Here’s what political parties need to do if they want to tackle the housing crisis

High prices are a barrier to home ownership, but no party has explained how it is going to reduce them and what the consequences of that may be.


Prem Sikka is an Emeritus Professor of Accounting at the University of Essex and the University of Sheffield, a Labour member of the House of Lords, and Contributing Editor at Left Foot Forward.

UK politics is reduced to populist slogans, which deliver neither prosperity nor happiness to the people.

Remember the 2010 general election campaign, when Liberal Democrats promised to abolish university tuition fees. After the election, they formed a coalition government with the Conservatives and by the end of the year the fees tripled.

The 2019 Tory election manifesto promised not to increase income tax. But in March 2021 the government froze income tax thresholds and personal allowance for four years, effectively a tax increase on people securing a pay rise to combat inflation.

In 2020, to become leader of the Labour Party, Sir Keir Starmer gave ten pledges. These included public ownership of utilities and railways, and the abolition of university tuition fees. All have since been diluted or abandoned. Inevitably, people grow sceptical of party promises.

Leaving aside questions about wilful manipulation of public opinion, political parties rarely connect the dots to make deliverable promises. The issues can be illustrated by examining promises made to expand the supply of housing and encourage home ownership.

In 2003 70.9% of the households owned the homes they lived in. Since then there have been stamp duty holidays and shared home ownership schemes. After the 2007-08 financial crash, interest rates also plunged, but home ownership declined. In 2021, 62.5%, (15.5 million) of households owned the accommodation they live in.

Conservatives say they want to see higher home ownership. The Labour Party wants to increase home ownership to 70% of households and “re-establish the link between genuinely affordable housing and average earnings”. However, little is said about how that would be achieved.

Major reasons for the decline in home ownership are erosion of real wages, soaring property prices and lack of housing stock. At the end of 2022, the median annual salary of a full-time worker was around £33,000 though there are considerable regional, gender and ethnicity differences. The median UK house price at the end of 2022 was £281,272, nearly 8.5 times the median pay.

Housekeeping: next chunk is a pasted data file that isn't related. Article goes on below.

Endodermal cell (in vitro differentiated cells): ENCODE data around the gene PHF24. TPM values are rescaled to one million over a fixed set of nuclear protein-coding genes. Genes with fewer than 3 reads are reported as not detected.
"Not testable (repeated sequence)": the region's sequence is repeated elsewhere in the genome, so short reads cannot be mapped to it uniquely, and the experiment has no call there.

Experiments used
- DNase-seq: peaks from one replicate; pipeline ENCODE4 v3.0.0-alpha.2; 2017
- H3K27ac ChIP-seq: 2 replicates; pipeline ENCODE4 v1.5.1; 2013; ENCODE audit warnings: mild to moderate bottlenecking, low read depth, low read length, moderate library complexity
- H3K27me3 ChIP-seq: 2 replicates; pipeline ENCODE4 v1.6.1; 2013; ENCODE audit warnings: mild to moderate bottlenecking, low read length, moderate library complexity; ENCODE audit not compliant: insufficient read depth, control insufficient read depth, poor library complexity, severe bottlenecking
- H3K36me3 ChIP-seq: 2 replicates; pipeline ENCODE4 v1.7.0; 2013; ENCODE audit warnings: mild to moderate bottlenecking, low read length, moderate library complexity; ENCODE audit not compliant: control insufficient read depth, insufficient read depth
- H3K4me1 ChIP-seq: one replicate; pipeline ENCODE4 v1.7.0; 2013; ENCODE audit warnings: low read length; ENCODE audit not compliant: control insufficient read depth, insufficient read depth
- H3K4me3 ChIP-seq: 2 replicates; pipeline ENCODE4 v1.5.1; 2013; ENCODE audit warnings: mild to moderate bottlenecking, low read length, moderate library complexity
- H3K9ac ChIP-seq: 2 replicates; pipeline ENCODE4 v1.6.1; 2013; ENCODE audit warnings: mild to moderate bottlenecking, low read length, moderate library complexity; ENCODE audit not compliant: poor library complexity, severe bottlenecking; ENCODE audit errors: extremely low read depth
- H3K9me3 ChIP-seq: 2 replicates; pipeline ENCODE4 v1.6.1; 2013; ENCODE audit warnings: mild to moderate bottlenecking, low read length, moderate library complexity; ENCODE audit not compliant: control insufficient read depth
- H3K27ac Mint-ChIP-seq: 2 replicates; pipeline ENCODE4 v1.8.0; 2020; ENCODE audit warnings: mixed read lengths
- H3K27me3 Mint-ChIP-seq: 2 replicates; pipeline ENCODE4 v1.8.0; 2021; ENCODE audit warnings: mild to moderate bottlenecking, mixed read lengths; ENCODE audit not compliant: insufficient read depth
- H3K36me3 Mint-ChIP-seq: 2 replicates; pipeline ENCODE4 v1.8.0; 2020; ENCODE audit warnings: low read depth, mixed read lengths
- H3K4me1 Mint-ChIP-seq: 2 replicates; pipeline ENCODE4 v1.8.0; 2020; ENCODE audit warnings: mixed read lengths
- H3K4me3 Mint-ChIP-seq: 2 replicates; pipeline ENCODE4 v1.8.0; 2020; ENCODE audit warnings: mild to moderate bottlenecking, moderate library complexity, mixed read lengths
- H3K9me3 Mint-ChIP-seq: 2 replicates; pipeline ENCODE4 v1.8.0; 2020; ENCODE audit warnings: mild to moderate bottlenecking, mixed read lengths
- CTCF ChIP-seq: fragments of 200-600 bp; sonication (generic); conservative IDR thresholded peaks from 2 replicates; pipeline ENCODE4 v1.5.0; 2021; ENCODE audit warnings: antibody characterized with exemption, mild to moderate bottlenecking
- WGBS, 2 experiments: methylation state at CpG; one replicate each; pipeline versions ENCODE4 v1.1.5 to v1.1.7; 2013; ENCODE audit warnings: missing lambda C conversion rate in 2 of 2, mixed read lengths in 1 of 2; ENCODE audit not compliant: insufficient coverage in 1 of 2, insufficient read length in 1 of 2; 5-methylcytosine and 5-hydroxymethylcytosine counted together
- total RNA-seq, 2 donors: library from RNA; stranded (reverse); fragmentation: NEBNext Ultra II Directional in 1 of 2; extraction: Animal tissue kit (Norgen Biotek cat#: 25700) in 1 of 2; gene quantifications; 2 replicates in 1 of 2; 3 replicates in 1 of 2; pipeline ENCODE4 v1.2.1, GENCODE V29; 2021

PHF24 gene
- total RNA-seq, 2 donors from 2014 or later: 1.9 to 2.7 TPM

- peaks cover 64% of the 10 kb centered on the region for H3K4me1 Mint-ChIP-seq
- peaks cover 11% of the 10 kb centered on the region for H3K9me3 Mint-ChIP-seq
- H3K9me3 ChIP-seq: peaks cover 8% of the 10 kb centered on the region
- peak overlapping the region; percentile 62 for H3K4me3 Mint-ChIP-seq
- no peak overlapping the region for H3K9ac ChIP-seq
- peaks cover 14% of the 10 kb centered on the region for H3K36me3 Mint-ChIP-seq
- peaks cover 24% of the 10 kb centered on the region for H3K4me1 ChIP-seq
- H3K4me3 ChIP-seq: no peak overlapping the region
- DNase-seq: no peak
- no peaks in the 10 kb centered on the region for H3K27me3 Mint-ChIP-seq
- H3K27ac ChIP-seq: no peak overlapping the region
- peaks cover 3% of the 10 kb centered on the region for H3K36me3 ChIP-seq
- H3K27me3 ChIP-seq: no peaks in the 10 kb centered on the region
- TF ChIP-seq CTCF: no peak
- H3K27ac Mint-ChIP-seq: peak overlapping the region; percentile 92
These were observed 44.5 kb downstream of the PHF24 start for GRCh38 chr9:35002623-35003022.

To purchase a house, buyers need to provide a deposit of 10%-20% of the price. Due to low wages, this is beyond the reach of many. According to the Resolution Foundation 1.3 million families had no savings prior to the pandemic – including one-in-twelve of the poorest tenth of households. Almost half of families had savings worth less than a month’s income. The lack of savings is a huge barrier to home ownership.

Most people can’t service a mortgage of 7-9 times their salary. Many will be repaying well into their retirement. One answer is to increase real pay of workers, or at least recover the lost ground. In 1976, workers’ share of gross domestic product (GDP) in the forms of wages and salaries was 65.1%.  At that time, a mortgage of 3.5 times the average salary enabled many to buy their first home. By the end of 2022, workers’ share of GDP declined to around 50%. The average real wage is lower than in 2007. However, no party has outlined policies for increasing workers’ share of GDP.

Workers’ share of GDP can’t be increased without reducing capital’s share of GDP. Yet no party has put forward any policies to do that.

High prices are a barrier to home ownership, but no party has explained how it is going to reduce them and what the consequences of that may be.

One approach is to lower the prices by increasing the supply by enacting barriers to second home ownership e.g. by bans, or levying higher stamp duty and taxes. But parties are not keen to upset landlords, corporate and foreign owners.

Another approach is to build more houses. The UK has a backlog of 4.3 million homes. At the current rate of 300,000 new homes a year it would take nearly half a century to fill the gap. By building 442,000 homes a year the backlog can be cleared in 25 years. Past attempts to build new homes, especially for first-time buyers, have had little success.

In 2015, the Conservative government promised to build 200,000 starter homes by 2020. By 2019, not even one new starter home was built. Builders looking to maximise profits have little interest in building low cost houses. Party policies offer no analysis or solutions.

There are supply chain constraints. Does the UK have sufficient number of carpenters, electricians, construction workers and construction materials? The UK is a major importer of bricks and domestic brick production has halved since 2008. Around 20% to 25% of the materials, by value, used in UK construction industry are imported. Political parties rattle-off slogans, but none explains how they will alleviate supply chain constraints.

A rapid increase in supply can reduce the price of houses, leaving millions with negative equity. No analysis of the consequences is offered by any party.

Any party interested in increasing housing supply and home ownership has to move beyond slogans and increase real wages, reduce return on capital, build more houses, tackle profiteering, social inequities and alleviate supply chain constraints. Due to poor policies and lack of details, housing crisis is likely to continue.

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